mediocrity511 wrote:
Mon Sep 21, 2020 1:04 pm
bagpuss wrote:
Mon Sep 21, 2020 9:44 am


Given extremely clinically vulnerable Mr Miniocrity, I would be strongly tempted to keep miniocrity off school for at least 2 weeks. And get her a test asap if at all possible (which it quite possibly isn't). Unless, of course, there is somewhere that Mr Miniocrity could stay more safely for a while but I'm assuming that's unlikely and, in any case, quite possibly undesirable.
The problem is that guidelines don't actually allow for this. As it is, we have kept Miniocrity home and managed to negotiate her absence until Thursday (Wednesday is a planned absence for hospital appointment). Then we need to make more drastic decisions about accepting fines, or refusing them and saying "take me to court, because this isn't ethical" or just deregistering and opting for home education for a period of time.

As circumstances would have it, she took a test on Saturday as part of the ONS survey. So we have at least a little bit of data there.
You have my sympathies. This position you are being placed in is grotesque and unnecessary.
Yes I agree. I really feel for anyone dealing with the school/university situation at the moment. Everyone seems to have been left in the lurch.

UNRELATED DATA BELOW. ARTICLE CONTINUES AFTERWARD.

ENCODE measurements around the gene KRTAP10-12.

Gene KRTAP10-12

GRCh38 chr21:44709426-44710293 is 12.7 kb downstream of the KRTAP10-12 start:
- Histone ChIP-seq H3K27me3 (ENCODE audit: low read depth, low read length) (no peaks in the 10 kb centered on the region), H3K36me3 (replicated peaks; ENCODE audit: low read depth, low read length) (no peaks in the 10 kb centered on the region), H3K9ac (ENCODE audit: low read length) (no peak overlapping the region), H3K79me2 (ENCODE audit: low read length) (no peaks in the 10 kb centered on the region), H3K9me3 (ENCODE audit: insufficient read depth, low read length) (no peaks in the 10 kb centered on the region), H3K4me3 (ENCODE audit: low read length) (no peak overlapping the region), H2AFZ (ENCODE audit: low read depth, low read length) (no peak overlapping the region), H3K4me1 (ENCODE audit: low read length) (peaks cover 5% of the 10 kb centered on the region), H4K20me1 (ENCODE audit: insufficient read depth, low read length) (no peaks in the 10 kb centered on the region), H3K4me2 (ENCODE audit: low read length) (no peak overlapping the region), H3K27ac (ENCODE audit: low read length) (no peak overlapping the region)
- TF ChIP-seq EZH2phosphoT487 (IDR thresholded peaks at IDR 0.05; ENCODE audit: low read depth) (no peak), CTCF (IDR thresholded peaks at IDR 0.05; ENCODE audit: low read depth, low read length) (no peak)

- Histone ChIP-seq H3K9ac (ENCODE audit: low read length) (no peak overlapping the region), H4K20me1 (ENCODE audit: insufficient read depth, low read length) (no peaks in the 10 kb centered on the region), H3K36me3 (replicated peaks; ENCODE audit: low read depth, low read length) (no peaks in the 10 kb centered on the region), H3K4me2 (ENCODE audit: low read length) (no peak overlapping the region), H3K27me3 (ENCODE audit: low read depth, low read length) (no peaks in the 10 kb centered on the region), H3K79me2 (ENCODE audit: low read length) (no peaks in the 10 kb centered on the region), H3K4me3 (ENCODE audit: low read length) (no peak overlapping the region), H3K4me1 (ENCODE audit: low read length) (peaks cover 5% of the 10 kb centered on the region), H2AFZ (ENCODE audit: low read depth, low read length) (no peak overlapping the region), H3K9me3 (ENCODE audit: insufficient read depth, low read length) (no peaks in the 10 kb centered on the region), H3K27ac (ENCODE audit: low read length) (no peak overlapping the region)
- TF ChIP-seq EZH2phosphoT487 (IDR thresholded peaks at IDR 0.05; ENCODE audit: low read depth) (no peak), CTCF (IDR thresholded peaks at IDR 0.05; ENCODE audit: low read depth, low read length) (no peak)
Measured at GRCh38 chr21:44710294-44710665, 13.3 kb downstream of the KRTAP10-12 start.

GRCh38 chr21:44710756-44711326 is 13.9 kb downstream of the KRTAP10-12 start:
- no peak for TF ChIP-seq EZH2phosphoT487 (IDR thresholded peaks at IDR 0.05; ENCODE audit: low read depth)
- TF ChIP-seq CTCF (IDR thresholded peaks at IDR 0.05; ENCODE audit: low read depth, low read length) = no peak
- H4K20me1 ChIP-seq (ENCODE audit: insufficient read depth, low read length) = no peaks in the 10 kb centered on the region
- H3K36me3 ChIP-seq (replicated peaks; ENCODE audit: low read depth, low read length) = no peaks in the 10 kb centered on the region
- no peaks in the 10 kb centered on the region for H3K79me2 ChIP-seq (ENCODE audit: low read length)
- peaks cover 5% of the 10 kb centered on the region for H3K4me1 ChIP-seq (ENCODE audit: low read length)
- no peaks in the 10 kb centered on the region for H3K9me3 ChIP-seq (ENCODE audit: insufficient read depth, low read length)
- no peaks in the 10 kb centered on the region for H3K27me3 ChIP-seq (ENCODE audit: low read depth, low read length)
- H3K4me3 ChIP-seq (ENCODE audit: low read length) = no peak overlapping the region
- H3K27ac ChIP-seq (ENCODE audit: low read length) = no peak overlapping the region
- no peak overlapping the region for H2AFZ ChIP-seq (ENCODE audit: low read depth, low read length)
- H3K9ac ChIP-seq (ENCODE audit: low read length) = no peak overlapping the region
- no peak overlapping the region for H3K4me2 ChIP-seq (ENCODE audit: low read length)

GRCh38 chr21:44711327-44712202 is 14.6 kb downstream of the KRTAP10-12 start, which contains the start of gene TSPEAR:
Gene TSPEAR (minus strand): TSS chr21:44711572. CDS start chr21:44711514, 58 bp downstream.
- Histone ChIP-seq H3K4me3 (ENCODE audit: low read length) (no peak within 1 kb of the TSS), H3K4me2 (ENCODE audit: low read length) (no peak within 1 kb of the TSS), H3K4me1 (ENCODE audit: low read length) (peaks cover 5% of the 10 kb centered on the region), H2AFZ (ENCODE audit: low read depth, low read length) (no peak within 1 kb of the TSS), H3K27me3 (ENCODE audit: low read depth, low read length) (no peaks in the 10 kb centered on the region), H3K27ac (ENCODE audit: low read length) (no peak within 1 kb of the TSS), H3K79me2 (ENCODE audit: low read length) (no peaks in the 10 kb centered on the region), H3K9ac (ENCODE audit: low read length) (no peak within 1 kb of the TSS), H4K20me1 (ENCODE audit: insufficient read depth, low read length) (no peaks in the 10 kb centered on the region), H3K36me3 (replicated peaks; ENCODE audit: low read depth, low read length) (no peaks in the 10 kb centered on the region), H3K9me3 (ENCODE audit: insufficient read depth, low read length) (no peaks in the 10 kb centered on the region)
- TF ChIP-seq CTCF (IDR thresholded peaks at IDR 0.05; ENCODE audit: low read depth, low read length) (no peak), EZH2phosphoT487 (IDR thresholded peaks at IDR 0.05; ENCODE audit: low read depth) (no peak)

Oh and care homes, again.
don't get any big ideas, they're not gonna happen

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JQH
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Re: Back to school

Post by JQH » Wed Sep 23, 2020 12:09 pm

Been a number of cases at my grandson's school. So it's been closed.
And remember that if you botch the exit, the carnival of reaction may be coming to a town near you.

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shpalman
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Re: Back to school

Post by shpalman » Wed Sep 23, 2020 4:24 pm

molto tricky

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mediocrity511
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Re: Back to school

Post by mediocrity511 » Wed Sep 23, 2020 5:31 pm

It's 42 cases in Nottingham schools now.


Miniocrity was a hospital day patient today (for non emergency reasons) and it was quite a contrast all the safety measures they had in place in comparison to the schools. Obviously different settings, but it felt so safe in comparison. 2 kids at opposite ends of a 6 bed bay, masks, distancing, all very well though out.

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Re: Back to school

Post by badger » Wed Sep 23, 2020 8:59 pm

42 in the City or shire?

Where are you in terms of going back to school? Was wondering if it's worth speaking to the school about your concerns and also whether there had been any further cases?

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Re: Back to school

Post by mediocrity511 » Thu Sep 24, 2020 6:10 am

badger wrote:
Wed Sep 23, 2020 8:59 pm
42 in the City or shire?

Where are you in terms of going back to school? Was wondering if it's worth speaking to the school about your concerns and also whether there had been any further cases?
City and shire combined.